Photo by Robert Hood / Fred Hutch News Service
WebQuit is an online quit-smoking program and research study being conducted by researchers at Fred Hutchinson Cancer Research Center. The WebQuit study, funded by the National Cancer Institute, is testing two online quit-smoking programs to learn which one is most useful to help people quit.
- A step-by-step guide to quitting
- Tools to help deal with urges to smoke
- Help staying motivated while you’re quitting
- 24/7 online access so you can use WebQuit when you need it
In addition to getting support in quitting smoking, you’ll be paid up to $105 for filling out three surveys over the next year. You’ll also be helping other smokers by contributing to important research.
“Our research team is devoted to finding the best online tools for quitting smoking. So if you’re a smoker who’s getting ready to quit, I hope you’ll take the first step right now and join WebQuit,” said Jonathan Bricker, Ph.D., the study’s principal investigator and a scientist who specializes in smoking cessation. “WebQuit provides online tools with the goal of helping you quit smoking and experiencing all the personal benefits that come with it.”
Who can join WebQuit?
Webquit is currently enrolling U.S. smokers over age 18 who smoke daily, can read English, have Internet access and want to quit in the next 30 days.
If quitting smoking is part of your New Year’s resolution, visit WebQuit.org and fill out a short online survey to find out if you are eligible. If you are, you’ll be asked to fill out another online survey about you and your smoking. Then you’ll be randomly assigned (like tossing a coin) to one of two groups, both of which will have access to an online quit-smoking program.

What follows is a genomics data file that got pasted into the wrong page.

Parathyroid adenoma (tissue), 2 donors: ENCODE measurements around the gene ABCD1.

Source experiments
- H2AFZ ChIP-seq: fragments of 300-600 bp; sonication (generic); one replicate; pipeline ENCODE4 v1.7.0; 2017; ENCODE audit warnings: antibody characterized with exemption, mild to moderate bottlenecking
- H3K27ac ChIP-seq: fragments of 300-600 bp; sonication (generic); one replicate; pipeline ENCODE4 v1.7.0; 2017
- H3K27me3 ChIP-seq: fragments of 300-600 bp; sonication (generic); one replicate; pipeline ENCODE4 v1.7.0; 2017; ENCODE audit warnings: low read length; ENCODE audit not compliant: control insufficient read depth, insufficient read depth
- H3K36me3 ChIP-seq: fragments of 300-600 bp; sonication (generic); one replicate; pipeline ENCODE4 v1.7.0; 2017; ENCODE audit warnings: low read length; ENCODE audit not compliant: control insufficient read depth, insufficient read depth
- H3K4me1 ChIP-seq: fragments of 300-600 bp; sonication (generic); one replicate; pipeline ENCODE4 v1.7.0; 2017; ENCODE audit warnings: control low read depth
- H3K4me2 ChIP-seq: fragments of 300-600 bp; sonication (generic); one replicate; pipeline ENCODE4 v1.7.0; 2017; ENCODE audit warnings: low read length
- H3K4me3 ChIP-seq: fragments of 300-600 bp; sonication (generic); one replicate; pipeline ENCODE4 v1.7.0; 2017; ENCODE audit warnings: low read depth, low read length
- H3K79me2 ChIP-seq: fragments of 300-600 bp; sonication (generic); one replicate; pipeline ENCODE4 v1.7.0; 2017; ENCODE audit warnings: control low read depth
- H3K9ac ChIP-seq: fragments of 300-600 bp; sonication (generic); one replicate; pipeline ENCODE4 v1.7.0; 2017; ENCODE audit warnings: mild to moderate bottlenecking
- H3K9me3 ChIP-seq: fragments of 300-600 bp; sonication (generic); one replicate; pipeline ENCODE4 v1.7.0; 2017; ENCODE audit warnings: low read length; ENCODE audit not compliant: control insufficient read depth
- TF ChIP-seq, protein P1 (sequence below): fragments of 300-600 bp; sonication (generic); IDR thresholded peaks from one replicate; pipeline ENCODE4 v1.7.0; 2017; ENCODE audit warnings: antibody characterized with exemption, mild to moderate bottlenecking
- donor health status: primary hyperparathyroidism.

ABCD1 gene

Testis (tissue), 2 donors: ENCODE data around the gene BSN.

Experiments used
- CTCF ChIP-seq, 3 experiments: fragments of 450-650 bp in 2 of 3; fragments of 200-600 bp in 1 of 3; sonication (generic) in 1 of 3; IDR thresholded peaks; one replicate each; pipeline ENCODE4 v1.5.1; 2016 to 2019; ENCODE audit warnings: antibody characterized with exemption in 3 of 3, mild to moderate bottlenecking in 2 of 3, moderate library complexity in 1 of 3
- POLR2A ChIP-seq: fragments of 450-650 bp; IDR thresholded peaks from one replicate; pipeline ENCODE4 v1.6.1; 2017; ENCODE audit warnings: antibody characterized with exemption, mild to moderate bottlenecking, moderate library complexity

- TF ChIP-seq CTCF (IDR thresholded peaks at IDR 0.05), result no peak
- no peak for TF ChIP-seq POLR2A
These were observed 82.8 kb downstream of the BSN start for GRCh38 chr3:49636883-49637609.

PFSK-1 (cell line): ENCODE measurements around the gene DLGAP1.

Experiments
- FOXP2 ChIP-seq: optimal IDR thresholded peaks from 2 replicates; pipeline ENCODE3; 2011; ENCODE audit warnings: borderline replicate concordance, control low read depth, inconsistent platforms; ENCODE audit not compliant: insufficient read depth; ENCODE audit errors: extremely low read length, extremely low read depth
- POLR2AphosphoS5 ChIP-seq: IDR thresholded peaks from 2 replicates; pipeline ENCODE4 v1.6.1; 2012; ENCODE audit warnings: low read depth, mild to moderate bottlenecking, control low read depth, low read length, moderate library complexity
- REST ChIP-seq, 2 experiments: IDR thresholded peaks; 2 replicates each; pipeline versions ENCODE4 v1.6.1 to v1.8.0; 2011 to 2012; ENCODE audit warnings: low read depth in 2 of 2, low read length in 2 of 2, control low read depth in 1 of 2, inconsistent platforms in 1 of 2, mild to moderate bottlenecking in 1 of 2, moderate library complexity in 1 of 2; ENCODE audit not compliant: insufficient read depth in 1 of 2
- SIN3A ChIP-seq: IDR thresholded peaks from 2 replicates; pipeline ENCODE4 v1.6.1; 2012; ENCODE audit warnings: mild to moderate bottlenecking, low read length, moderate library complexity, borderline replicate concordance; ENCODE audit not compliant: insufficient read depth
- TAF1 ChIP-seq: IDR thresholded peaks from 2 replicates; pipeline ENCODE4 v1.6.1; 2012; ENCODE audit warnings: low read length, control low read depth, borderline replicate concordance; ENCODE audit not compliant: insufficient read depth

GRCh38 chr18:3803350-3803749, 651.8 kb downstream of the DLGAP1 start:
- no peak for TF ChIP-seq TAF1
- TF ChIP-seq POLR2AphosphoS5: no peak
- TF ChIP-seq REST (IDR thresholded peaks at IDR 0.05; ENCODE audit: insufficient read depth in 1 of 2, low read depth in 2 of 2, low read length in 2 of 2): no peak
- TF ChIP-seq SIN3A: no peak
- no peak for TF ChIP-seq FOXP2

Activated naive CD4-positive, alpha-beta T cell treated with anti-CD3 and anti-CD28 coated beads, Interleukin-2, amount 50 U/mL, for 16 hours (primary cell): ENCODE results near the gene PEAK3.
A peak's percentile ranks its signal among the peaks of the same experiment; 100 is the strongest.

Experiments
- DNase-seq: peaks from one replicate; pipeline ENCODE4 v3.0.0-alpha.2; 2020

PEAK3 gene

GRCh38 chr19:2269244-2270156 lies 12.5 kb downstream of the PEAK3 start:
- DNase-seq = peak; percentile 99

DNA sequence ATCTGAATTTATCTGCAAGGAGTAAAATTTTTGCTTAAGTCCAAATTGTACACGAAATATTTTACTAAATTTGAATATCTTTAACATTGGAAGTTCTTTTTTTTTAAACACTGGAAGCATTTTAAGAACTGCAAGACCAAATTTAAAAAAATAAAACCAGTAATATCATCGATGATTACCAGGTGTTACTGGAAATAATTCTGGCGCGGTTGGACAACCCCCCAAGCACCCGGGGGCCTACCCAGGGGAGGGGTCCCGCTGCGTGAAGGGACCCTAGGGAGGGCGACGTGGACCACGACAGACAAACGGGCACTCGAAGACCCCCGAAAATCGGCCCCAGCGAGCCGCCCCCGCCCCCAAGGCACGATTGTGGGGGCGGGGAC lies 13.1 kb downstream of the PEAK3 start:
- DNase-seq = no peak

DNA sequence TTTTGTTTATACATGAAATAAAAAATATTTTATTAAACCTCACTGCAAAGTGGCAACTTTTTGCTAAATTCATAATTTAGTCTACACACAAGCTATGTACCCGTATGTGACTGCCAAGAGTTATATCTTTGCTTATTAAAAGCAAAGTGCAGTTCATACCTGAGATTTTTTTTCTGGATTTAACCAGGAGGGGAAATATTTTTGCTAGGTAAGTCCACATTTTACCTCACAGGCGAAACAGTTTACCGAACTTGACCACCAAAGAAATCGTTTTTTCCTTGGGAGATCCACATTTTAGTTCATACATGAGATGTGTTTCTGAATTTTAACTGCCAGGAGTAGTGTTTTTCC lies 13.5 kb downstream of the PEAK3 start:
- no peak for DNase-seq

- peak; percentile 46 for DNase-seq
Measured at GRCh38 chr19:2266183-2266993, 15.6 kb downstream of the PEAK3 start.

Over the next year, you’ll be asked to fill out three more surveys either by phone or mail. Keeping your information private is important. Your survey information will be entered on a secure website and kept confidential by WebQuit staff.
More about WebQuit principal investigator Jonathan Bricker
Bricker is an associate member of the Fred Hutch Public Health Sciences Division and an associate affiliate professor of psychology at the University of Washington. He has published more than 50 peer-reviewed scientific articles and currently serves as the senior editor of the scientific journal Addiction. Visit WebQuit to learn more about his research.
For more information, email WebQuit@fhcrc.org or visit WebQuit.org.
At Fred Hutchinson Cancer Research Center, home to three Nobel laureates, interdisciplinary teams of world-renowned scientists seek new and innovative ways to prevent, diagnose and treat cancer, HIV/AIDS and other life-threatening diseases. Fred Hutch’s pioneering work in bone marrow transplantation led to the development of immunotherapy, which harnesses the power of the immune system to treat cancer. An independent, nonprofit research institute based in Seattle, Fred Hutch houses the nation’s first cancer prevention research program, as well as the clinical coordinating center of the Women’s Health Initiative and the international headquarters of the HIV Vaccine Trials Network.